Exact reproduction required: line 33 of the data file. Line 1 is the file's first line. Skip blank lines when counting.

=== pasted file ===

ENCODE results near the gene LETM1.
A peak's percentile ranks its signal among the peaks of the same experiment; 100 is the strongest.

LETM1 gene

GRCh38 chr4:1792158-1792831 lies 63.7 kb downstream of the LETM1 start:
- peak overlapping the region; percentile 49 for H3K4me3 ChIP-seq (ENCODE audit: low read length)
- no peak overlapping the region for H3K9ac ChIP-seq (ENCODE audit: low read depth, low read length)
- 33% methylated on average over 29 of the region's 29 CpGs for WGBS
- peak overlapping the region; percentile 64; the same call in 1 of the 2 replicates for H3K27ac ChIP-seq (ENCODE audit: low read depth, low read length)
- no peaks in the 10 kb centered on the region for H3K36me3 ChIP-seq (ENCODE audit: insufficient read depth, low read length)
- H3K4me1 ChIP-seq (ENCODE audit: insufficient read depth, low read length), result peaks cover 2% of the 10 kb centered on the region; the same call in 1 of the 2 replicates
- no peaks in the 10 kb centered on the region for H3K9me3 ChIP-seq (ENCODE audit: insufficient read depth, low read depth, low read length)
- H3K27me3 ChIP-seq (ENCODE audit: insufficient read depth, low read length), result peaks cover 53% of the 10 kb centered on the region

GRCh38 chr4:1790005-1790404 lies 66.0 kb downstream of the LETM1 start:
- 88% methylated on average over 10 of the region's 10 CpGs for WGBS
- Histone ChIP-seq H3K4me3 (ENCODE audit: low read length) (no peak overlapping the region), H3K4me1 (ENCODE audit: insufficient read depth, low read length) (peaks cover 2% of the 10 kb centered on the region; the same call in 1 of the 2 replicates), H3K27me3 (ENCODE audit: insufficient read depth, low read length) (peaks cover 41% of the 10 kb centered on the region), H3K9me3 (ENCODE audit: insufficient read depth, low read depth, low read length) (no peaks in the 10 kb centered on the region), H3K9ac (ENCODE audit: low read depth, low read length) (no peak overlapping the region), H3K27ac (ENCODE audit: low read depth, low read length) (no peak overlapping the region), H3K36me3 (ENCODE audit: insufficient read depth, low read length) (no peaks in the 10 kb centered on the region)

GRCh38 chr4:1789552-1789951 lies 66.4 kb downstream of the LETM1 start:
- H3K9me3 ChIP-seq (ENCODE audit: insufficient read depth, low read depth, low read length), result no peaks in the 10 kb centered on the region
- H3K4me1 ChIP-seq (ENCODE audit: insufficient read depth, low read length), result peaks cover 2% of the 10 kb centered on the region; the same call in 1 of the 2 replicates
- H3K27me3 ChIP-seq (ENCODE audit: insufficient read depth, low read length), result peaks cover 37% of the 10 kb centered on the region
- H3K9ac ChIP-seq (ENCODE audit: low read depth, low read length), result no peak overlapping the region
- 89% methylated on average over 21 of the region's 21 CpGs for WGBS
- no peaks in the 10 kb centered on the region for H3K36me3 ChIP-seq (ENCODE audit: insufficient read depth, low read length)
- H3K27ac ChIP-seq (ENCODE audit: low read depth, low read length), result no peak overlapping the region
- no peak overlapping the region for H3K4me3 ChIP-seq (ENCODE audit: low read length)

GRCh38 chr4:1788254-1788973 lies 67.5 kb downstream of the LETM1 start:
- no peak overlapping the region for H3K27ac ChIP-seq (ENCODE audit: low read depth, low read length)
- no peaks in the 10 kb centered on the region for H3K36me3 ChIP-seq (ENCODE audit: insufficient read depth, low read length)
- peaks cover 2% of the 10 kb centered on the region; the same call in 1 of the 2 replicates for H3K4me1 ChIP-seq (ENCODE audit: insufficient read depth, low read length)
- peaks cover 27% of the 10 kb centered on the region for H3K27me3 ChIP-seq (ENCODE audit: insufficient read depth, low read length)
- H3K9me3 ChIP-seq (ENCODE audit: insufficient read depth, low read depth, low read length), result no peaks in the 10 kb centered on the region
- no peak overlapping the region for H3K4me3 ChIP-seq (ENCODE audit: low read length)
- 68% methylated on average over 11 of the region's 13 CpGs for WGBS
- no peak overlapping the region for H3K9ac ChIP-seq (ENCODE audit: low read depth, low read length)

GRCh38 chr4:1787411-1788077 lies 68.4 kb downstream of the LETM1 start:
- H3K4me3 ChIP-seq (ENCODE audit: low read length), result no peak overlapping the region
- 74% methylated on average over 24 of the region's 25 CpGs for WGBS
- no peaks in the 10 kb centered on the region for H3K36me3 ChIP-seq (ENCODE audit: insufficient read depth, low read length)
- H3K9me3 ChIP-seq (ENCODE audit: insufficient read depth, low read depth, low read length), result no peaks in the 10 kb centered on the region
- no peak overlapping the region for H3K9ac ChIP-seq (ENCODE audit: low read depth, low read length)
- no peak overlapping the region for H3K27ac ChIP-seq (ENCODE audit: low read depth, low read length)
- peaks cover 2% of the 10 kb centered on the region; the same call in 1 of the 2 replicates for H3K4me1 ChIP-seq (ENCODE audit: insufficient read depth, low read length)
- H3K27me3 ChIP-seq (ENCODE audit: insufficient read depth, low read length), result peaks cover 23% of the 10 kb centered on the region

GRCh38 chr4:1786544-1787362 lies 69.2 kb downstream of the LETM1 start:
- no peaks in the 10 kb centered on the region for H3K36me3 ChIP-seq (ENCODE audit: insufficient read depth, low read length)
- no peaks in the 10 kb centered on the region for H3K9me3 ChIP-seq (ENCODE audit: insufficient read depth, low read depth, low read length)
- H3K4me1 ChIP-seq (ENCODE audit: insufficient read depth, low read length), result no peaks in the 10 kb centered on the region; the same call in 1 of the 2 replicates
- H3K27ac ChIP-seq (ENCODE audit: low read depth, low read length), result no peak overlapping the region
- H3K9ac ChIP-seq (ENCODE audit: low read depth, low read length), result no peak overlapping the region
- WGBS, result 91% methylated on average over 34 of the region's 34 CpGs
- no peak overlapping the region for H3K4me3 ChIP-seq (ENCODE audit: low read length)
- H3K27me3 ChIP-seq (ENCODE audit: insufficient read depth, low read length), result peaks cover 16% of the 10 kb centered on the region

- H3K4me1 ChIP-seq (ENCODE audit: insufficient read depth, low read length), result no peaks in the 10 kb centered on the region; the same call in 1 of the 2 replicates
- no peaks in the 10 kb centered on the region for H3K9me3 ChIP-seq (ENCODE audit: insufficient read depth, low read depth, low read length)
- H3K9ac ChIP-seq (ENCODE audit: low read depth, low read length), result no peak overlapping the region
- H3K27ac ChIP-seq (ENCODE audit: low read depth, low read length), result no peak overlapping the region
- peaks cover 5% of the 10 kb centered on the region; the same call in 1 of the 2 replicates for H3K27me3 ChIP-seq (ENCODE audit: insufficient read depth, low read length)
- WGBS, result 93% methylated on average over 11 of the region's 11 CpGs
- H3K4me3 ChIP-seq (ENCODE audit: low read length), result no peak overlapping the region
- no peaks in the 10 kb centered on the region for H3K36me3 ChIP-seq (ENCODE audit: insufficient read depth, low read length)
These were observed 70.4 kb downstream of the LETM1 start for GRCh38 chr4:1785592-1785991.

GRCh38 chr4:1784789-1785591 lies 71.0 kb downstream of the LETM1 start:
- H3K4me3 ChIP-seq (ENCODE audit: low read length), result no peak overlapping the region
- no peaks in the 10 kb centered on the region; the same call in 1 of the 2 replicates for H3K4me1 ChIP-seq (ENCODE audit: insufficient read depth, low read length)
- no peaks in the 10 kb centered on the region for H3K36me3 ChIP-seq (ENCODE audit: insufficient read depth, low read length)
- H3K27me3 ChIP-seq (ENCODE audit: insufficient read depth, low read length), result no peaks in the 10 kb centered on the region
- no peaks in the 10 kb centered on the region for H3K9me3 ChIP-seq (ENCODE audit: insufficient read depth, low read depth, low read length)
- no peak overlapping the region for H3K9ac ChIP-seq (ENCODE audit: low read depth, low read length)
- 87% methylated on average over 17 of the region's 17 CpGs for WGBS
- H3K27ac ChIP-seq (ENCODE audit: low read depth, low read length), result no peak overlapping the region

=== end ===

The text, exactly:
- no peak overlapping the region for H3K9ac ChIP-seq (ENCODE audit: low read depth, low read length)